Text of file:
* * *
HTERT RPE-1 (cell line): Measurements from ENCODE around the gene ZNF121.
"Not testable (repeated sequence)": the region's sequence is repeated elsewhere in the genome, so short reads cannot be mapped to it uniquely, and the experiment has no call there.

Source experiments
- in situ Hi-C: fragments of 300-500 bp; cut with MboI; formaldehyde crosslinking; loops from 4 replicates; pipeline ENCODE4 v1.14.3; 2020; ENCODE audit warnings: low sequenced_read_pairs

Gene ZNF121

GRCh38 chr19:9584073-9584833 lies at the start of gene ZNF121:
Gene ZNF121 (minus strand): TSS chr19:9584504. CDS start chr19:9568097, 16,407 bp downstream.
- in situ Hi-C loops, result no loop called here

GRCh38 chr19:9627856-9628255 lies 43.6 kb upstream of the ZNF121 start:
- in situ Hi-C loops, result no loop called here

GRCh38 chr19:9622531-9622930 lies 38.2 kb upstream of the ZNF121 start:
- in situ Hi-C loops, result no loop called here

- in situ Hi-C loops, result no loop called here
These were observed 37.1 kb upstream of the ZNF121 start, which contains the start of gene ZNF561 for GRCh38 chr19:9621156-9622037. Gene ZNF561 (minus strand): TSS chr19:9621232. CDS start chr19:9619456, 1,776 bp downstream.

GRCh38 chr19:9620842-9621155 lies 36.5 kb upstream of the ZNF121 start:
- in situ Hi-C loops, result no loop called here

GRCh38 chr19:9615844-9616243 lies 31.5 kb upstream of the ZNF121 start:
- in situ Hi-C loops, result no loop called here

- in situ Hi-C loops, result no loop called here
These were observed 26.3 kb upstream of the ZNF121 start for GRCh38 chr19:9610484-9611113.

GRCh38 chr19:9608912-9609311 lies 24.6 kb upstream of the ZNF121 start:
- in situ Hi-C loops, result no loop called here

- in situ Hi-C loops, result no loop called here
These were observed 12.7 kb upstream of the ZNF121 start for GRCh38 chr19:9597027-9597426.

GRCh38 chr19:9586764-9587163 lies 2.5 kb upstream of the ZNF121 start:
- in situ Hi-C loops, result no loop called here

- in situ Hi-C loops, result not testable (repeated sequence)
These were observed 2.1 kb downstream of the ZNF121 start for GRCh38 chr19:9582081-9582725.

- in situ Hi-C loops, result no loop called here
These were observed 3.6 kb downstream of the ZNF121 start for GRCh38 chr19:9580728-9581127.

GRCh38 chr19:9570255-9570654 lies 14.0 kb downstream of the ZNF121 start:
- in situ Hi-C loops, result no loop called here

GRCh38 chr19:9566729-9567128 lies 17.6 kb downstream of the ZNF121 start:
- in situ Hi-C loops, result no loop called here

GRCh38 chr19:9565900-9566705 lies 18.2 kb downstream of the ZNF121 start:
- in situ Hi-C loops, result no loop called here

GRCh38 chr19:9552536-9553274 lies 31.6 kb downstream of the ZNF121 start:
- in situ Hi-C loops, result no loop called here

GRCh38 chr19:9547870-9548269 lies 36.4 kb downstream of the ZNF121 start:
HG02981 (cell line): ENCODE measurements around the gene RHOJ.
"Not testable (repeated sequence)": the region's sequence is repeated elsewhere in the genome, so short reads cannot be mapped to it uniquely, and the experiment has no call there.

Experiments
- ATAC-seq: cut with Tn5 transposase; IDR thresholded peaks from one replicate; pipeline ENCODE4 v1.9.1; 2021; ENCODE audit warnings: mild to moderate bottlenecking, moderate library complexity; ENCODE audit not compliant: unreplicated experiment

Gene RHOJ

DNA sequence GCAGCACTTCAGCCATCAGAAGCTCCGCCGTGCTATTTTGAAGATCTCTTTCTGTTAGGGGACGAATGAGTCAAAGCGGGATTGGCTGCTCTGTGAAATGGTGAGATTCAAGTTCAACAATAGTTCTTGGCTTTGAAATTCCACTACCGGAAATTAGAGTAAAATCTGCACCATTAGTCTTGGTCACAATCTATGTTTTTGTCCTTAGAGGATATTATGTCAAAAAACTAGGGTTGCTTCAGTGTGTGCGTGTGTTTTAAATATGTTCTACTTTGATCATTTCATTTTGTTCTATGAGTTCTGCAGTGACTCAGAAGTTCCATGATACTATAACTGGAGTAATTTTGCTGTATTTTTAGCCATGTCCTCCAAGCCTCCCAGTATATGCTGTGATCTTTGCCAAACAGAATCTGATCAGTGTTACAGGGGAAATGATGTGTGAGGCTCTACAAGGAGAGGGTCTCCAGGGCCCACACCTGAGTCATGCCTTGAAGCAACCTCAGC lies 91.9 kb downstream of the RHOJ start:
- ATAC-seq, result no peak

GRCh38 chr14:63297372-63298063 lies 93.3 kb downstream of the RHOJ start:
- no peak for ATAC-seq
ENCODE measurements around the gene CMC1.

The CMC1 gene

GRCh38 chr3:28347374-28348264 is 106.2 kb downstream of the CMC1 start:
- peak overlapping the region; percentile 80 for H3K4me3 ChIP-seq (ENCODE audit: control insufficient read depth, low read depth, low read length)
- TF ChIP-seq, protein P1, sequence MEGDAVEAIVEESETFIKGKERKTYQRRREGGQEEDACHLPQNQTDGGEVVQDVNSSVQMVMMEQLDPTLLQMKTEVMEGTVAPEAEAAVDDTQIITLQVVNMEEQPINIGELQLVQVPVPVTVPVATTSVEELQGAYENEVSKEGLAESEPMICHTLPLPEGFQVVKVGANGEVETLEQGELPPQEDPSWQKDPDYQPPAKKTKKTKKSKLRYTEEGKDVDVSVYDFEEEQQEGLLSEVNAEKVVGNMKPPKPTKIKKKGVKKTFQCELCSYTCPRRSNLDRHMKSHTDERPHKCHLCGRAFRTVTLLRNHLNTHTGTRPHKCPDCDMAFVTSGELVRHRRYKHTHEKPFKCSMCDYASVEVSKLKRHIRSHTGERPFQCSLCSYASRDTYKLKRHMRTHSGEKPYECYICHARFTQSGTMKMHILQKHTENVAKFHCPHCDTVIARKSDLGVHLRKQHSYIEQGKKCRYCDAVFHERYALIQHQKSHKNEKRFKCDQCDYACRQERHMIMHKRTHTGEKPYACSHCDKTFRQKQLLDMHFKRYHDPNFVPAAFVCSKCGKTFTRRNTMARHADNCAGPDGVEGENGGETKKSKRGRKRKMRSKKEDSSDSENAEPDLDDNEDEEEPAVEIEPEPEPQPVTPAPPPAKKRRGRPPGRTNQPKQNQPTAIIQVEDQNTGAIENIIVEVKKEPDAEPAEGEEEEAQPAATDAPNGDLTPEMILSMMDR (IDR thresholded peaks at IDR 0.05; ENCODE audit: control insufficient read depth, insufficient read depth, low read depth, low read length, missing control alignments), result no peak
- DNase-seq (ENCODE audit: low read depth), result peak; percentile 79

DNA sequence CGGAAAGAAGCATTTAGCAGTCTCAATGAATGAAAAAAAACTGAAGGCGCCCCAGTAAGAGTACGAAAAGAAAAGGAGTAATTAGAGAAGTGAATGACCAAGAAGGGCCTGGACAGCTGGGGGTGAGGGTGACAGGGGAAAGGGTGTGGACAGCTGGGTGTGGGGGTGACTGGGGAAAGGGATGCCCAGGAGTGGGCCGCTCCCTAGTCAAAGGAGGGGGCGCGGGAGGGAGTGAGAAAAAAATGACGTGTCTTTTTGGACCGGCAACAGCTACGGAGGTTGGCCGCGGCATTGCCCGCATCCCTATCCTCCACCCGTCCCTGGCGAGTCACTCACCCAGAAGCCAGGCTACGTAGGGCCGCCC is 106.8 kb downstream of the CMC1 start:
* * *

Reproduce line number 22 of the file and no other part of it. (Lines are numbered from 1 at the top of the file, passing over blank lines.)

- in situ Hi-C loops, result no loop called here